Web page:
The earned income credit is a credit for certain people who work. If you qualify for it, the earned income credit reduces the tax you owe. Even if you do not owe tax, you can get a refund of the credit. Also, you may be able to get part of the credit added to your wages or salary instead of waiting until after the end of the year.
You cannot take the credit if your earned income (or adjusted gross income) is:
- $12,880 or more ($15,880 or more if married filing jointly) and you do not have a qualifying child,
- $33,995 or more ($36,995 or more if married filing jointly) and you have one qualifying child, or
- $38,646 or more ($41,646 or more if married filing jointly) and you have more than one qualifying child.
Earned income includes your:
- Wages, salaries, tips, and
- Net earnings from self-employment minus the amount you claimed (or should have claimed) on Form 1040, line 27, for one-half of your SE tax.
If you have earnings from qualified services that are exempt from SECA (because you have an approved Form 4361), amounts you received for performing ministerial duties as an employee are earned income. This includes wages, salaries, tips, and other taxable employee compensation.
Amounts you received for nonemployee ministerial duties are not earned income. This includes fees for performing marriages and baptisms, and honoraria for delivering speeches.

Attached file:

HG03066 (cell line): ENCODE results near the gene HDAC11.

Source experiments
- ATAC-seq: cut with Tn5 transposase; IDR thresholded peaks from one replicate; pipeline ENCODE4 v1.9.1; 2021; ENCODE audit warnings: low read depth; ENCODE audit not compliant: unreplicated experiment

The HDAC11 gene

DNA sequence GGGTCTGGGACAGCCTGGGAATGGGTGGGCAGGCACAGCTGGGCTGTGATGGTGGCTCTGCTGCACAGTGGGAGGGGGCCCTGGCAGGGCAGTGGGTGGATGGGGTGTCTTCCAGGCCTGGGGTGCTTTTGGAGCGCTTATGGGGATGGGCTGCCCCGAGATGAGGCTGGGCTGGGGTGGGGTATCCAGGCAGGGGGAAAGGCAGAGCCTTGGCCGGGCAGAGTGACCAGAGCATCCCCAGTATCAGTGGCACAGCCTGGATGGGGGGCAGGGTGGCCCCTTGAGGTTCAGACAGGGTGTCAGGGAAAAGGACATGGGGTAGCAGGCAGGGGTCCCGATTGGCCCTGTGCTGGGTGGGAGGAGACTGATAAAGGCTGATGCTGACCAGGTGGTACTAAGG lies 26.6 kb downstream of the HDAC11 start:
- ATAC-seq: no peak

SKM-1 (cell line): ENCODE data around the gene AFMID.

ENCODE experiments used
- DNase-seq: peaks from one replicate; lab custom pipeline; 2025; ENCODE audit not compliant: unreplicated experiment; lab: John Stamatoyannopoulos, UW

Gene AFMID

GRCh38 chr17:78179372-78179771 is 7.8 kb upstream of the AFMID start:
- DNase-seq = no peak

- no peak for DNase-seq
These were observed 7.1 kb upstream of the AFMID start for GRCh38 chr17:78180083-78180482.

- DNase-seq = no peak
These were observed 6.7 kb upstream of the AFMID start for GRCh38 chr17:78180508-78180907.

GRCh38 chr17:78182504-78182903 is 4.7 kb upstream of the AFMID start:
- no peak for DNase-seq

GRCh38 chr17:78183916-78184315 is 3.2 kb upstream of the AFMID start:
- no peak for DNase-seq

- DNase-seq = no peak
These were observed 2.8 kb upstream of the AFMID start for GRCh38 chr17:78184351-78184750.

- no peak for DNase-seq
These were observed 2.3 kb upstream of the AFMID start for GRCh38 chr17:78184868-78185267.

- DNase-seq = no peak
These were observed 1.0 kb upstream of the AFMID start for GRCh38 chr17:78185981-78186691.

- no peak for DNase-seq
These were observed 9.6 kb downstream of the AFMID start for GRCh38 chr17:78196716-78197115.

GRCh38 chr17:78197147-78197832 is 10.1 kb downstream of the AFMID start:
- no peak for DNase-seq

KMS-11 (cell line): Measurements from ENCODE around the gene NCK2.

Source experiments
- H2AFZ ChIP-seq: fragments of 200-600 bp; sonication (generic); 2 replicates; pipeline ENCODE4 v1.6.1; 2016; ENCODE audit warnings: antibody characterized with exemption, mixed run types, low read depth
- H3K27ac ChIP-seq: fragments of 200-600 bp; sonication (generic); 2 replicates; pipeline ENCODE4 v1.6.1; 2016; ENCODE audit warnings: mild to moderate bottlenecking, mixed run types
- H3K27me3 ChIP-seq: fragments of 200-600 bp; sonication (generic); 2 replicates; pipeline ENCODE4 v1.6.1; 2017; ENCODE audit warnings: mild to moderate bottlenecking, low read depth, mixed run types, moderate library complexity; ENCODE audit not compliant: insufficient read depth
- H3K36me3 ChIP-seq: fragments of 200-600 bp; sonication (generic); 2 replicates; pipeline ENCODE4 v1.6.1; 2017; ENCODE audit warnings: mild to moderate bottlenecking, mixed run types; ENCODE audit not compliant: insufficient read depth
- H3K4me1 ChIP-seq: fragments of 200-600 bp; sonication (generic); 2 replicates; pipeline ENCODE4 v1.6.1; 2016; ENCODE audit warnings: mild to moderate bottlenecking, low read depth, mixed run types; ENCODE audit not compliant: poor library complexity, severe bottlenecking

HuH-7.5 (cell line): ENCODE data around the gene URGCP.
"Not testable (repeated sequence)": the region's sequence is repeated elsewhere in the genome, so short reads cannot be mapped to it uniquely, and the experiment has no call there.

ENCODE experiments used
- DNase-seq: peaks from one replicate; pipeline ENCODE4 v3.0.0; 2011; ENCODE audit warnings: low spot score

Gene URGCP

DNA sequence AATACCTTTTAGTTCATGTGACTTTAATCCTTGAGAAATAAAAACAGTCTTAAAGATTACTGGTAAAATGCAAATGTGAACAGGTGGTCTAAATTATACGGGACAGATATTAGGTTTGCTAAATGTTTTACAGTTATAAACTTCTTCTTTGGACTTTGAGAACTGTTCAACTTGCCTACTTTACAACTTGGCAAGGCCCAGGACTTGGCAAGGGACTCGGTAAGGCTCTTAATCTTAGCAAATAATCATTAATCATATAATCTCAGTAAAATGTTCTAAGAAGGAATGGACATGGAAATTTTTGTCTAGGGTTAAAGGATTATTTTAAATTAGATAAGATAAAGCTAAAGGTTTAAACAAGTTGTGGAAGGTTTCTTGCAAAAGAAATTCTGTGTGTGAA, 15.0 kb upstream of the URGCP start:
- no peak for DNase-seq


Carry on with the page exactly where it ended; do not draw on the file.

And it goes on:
If you had nonministerial duties, any net earnings from self-employment, minus one-half of your SE tax, and any compensation received as an employee is earned income. taxmap/pubs/p517-007.htm#en_us_publink100033649
Earned income includes your net earnings from self-employment plus any compensation you received for nonministerial duties minus your Form 1040, line 27, amount for one-half of SE tax.
Your net earnings from self-employment include those net earnings from qualified services. See Self-Employment Tax: Figuring Net Earnings, earlier. Net earnings also include net earnings from self-employment related to nonministerial duties. taxmap/pubs/p517-007.htm#en_us_publink100033650
If you have an approved Form 4029, all wages, salaries, tips, and other taxable employee compensation are earned income. Amounts you received as a self-employed individual are not earned income. Also, in figuring earned income, losses from Schedules C, C-EZ, or F cannot be subtracted from wages on Form 1040, line 7. taxmap/pubs/p517-007.htm#en_us_publink100033651
For detailed rules on this credit, see Publication 596. To figure the amount of your credit, you can either fill out a worksheet or have the IRS compute the credit for you. You may need to complete Schedule EIC and attach it to your tax return. For details on getting part of the credit added to your wages or salary, get Form W-5, Earned Income Credit Advance Payment Certificate, from your employer or the IRS.